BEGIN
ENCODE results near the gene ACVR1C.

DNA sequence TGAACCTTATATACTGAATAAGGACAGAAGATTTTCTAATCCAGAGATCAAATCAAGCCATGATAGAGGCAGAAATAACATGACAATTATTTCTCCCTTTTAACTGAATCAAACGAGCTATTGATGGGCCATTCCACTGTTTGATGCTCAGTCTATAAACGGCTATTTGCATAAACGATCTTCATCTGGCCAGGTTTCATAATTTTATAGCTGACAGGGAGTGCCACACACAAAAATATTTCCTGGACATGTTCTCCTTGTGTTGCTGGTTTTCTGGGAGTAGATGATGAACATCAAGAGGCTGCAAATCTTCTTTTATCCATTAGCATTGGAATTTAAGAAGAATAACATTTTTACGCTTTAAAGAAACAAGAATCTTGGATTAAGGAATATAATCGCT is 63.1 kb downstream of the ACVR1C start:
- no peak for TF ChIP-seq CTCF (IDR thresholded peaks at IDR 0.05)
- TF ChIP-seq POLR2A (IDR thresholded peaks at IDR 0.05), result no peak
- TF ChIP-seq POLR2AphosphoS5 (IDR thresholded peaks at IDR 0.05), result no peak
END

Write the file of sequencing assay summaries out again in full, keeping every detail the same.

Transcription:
ENCODE results near the gene ACVR1C.

DNA sequence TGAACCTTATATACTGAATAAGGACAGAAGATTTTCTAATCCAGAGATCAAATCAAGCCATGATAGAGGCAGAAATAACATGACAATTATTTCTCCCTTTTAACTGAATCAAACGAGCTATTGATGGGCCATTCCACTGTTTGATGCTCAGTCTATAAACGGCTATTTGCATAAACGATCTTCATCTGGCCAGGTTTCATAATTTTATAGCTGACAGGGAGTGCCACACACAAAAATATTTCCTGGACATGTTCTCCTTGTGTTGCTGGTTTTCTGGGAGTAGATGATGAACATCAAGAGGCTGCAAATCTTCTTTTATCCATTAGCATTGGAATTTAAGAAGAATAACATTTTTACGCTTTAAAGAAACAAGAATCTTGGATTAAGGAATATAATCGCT is 63.1 kb downstream of the ACVR1C start:
- no peak for TF ChIP-seq CTCF (IDR thresholded peaks at IDR 0.05)
- TF ChIP-seq POLR2A (IDR thresholded peaks at IDR 0.05), result no peak
- TF ChIP-seq POLR2AphosphoS5 (IDR thresholded peaks at IDR 0.05), result no peak